Nighttime prostate cancer sign to spot as Duran Duran’s Andy Taylor reveals diagnosis

Duran Duran’s original guitarist Andy Taylor has been diagnosed with stage 4 metastatic prostate cancer.

The announcement was made while the successful band were inducted into the Rock and Roll Hall of Fame, which Taylor was unable to attend.

Addressing his absence, the band read a letter that said that Taylor had been diagnosed with prostate cancer four years ago.

Prostate cancer is the second most common cause of cancer death in men in the UK.

According to Cancer Research UK, the disease accounts for 14% of all cancer deaths in men.

There is an early warning symptom of the disease experienced at night.

“Many families have experienced the slow burn of this disease and of course we are no different; so, I speak from the perspective of a family man but with profound humility to the band, the greatest fans a group could have and this exceptional accolade,” Taylor wrote in the letter.

He added: “Recently I was doing OK after some very sophisticated life-extending treatment, that was until a week or so ago when I suffered a setback, and despite the exceptional efforts of my team, I had to be honest in that both physically and mentally, I would be pushing my boundaries.”

Taylor added that he was “truly sorry and massively disappointed” he could not attend the ceremony and that he was “very proud of these four brothers” and “overjoyed” they were receiving such an impressive accolade for their efforts to music.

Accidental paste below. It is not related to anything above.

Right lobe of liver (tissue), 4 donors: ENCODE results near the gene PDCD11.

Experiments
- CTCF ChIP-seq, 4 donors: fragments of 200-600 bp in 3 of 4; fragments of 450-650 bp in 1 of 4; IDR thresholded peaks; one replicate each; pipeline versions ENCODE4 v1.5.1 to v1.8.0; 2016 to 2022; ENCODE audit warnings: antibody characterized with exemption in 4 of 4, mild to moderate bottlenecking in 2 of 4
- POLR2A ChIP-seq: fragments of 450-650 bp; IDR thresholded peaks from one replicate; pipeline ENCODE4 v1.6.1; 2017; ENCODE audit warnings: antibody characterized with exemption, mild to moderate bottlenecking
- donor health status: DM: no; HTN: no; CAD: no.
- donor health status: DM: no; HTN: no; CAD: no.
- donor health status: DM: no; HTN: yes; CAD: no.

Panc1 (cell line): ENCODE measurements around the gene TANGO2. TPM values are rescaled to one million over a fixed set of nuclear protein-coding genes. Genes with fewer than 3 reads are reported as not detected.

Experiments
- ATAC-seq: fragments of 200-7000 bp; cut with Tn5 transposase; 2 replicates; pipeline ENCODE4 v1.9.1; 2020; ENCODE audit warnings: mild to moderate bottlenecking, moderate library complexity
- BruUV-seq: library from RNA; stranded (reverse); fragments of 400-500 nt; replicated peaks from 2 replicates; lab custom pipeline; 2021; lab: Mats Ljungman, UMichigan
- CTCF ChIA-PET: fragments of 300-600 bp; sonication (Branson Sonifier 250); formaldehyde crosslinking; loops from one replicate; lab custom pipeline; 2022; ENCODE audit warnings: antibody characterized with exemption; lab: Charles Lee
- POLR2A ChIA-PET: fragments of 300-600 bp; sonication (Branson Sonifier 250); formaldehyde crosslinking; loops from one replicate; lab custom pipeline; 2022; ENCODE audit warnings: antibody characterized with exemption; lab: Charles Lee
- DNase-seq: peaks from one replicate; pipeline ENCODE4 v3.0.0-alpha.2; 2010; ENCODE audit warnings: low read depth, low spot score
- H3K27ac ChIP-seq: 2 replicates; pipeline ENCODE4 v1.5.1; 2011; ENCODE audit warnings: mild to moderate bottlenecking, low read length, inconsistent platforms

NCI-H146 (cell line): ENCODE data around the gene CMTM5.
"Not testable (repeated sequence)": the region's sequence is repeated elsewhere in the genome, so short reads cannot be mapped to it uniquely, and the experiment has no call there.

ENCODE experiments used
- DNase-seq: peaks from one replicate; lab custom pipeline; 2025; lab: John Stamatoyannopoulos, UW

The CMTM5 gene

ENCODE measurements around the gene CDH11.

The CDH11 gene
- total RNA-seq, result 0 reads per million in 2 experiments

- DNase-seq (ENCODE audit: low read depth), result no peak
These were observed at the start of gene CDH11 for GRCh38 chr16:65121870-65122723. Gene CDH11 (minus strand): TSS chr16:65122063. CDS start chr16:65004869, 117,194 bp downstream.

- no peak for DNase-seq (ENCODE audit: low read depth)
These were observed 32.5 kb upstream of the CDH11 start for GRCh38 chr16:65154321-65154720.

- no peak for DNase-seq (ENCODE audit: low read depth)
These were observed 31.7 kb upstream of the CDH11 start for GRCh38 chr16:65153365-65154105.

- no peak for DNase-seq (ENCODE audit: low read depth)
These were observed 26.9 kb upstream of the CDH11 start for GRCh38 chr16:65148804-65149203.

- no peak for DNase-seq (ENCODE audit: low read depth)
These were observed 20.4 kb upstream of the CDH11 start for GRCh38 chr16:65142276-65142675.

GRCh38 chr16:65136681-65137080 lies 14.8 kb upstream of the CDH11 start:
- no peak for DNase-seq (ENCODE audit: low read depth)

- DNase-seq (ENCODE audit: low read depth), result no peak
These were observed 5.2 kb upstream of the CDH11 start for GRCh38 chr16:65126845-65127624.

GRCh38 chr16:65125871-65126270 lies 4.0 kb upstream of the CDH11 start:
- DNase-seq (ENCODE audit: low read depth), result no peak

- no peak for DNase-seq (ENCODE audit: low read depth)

Early warning symptoms of prostate cancer greatly affect a man’s urine habits.

Needing to urinate more often, particularly in the evening, is a big indication of one’s risk and should not be ignored.

This occurs because the cancer begins to grow, and when it is large enough it begins to put pressure on the urethra, which carries urine from the bladder out of the penis.

“Needing to pee more frequently, often during the night” and having a strong need “to rush to the toilet” are pivotal signs of the disease, says the NHS.

Other symptoms of prostate cancer

Signs of the disease include:

  • Difficulty in starting to pee (hesitancy)
  • Straining or taking a long time while peeing
  • Weak flow
  • Feeling that your bladder has not emptied fully
  • Unexplained weight loss
  • Fatigue
  • Pain in the back, hips, thighs, shoulders, or other bones
  • Blood in urine or blood in semen.

The cause of prostate cancer remains unknown, but is largely dependent if you have a family history with the disease.

If the cancer is at an early stage and not causing symptoms, you may not need any treatment.

Spotting the early signs and seeking help immediately is vital.

For those worried about possible symptoms or any unusual changes in urination habits, speak to your doctor and check your PSA levels.

“The blood test, called a prostate-specific antigen (PSA) test, measures the level of PSA and may help detect early prostate cancer,” explains the NHS.

“If you are over 50, you can ask a GP for a PSA test.”